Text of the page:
[Standards] On Quick Responses

Matthew Wild mwild1 at gmail.com
Wed Apr 22 06:39:01 UTC 2020


On Tue, 21 Apr 2020 at 23:06, Dave Cridland <dave at cridland.net> wrote:

>
>
> On Tue, 21 Apr 2020 at 21:24, Matthew Wild <mwild1 at gmail.com> wrote:
>
>> ### Why not use data forms?
>>
>
> What happens when people want to show, for example, a polling bot, or a
> ... well, anything beyond some text followed by some buttons?
>

Not sure why a polling bot wouldn't be possible with this?


> If the answer is "XEP-0004 Forms have ended up being used primarily
> non-interactively, especially in user-facing cases, and are unsuited to
> modern UX" that's absolutely fine as an opinion, but it's not an answer.
> I'd like to know where you see the future going.
>

For the future I don't see this protocol "going" anywhere. It's a very
simple protocol with a very simple ambition. And it might actually see
implementations.

Forms certainly open more possibilities, at the cost of additional
complexity in construction, parsing and the UI work required to display
them sensibly. Unless we modernize/replace XEP-0004 with the capabilities
of modern UIs, it's going to be doomed to be a UX monstrosity. I honestly
think we'd do as well to define some way of embedding (X?!)HTML widgets in
messages (XEP-0088 anyone?).

FWIW XEP-0004 itself already details the possibility to send someone a form
in a message and they will simply render it (it even includes a disco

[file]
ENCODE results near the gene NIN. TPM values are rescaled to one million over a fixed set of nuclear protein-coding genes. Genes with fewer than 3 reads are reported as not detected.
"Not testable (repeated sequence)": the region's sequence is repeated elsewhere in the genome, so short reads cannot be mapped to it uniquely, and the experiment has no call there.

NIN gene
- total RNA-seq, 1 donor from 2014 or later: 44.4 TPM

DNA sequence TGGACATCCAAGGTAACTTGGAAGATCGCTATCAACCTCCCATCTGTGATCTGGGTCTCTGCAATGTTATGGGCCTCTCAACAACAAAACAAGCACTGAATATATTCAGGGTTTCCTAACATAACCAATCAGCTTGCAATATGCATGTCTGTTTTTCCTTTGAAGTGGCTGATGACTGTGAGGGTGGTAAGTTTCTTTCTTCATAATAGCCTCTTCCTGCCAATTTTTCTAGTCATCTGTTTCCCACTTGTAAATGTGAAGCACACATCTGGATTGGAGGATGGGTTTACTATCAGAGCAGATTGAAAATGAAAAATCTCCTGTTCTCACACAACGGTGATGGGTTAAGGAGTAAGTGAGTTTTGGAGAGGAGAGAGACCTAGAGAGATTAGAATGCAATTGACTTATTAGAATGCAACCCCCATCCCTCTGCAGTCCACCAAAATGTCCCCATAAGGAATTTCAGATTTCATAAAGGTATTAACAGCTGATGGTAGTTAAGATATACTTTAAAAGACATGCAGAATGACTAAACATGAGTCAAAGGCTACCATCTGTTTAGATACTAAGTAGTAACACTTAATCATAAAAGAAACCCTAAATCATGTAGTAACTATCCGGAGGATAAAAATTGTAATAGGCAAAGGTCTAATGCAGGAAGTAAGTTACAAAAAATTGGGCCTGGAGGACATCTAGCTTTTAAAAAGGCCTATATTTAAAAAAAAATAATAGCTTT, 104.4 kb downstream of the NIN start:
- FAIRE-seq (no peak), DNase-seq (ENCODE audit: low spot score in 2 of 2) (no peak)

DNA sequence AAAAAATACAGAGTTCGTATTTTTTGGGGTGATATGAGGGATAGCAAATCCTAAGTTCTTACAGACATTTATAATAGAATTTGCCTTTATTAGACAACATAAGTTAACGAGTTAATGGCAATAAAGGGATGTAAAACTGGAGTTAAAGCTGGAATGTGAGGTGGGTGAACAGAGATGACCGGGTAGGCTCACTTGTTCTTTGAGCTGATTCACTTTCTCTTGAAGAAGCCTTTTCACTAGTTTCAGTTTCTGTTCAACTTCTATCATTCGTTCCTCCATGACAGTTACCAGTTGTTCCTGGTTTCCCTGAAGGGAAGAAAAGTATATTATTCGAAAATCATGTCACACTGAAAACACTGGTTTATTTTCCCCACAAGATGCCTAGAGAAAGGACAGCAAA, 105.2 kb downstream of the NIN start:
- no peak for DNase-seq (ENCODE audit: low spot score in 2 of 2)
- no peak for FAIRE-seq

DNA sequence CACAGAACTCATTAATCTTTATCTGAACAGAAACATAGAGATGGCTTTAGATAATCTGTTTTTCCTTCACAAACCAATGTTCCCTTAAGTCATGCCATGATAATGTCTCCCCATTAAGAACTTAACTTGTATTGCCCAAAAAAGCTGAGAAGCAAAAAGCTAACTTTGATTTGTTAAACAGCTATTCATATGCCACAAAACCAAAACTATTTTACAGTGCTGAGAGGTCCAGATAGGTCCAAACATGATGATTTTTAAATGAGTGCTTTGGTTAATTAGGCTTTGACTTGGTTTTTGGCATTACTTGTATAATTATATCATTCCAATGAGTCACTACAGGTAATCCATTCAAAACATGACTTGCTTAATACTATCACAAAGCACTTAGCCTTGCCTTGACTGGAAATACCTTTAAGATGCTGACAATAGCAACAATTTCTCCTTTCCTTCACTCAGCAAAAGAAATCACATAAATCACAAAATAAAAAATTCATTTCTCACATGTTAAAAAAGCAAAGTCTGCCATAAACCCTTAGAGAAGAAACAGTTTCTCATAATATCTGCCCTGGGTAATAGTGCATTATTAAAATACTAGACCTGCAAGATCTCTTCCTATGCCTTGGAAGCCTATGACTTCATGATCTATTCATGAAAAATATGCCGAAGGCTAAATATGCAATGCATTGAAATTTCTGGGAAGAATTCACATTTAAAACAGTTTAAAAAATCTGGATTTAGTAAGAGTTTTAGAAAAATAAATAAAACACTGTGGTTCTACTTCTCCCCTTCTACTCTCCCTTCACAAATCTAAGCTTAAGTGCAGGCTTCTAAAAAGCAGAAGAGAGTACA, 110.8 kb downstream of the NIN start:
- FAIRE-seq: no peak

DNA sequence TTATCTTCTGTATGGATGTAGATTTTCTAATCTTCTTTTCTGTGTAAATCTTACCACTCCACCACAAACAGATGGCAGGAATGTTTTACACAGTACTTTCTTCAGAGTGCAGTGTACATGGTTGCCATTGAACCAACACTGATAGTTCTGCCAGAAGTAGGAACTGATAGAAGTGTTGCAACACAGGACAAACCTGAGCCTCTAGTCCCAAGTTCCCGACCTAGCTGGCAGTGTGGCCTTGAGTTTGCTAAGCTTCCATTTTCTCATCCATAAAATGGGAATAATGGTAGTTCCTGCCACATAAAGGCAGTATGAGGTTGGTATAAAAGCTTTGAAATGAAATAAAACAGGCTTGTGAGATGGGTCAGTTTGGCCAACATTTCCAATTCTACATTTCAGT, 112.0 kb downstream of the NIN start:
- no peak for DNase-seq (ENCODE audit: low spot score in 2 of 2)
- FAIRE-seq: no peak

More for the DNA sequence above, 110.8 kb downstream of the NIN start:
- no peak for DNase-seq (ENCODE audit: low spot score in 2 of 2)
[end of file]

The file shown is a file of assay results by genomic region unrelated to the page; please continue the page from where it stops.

feature for this ability). Yet it's almost our oldest protocol XEP, and no
bot or client implements it. (This is where someone tells me Psi or Gajim
support it, and pop up a form dialog - which only proves my point).

Note that I don't see a reason to block this from Experimental, but I do
> wonder if we could consider options that have a little more extensibility
> available.
>

Ok, well I linked to what other platforms are doing. The truth is, they are
doing stuff far in advance of this current proposal. Facebook support
buttons that don't just generate a response, but also that directly open a
URL, or carry out other Facebook-specific actions.

And the Slack documentation I linked to? It's actually deprecated. While
they started with buttons, they reworked their entire "interactive
messaging" API so that you can essentially compose any kind of message,
including interactive ones, out of various "blocks". You can get a feel for
it with their design tool here: (probably requires a Slack account)
https://api.slack.com/tools/block-kit-builder

Moving an ecosystem is hard. We aren't going to get anywhere near Slack or
Facebook overnight, but it's not even clear that we need to. We have
extensibility already baked into our core. There is merit to working with
simple additions such as this one that are relatively easy for client
developers to implement, with obvious UI choices.

Other platforms have the advantage that they control the protocol, and also
control the rendering code which they write once, maybe twice, to reach all
platforms.


> ### Responses on earlier messages
>>
>> For interactive bots (especially 1:1) such as memberbot, only showing
>> quick responses for just the latest message makes sense (and is how
>> Telegram "custom keyboards" work). For notification bots, you may still
>> want to display buttons under each notification. E.g. in the winning
>> example of a Mercurial notification bot, it would be surprising if two
>> notifications arrived together and only the latter had a button to merge.
>>
>>
> It'd also be surprising if you clicked Merge, and as you did so another
> pull request message arrived...
>

Why?

Regards,
Matthew
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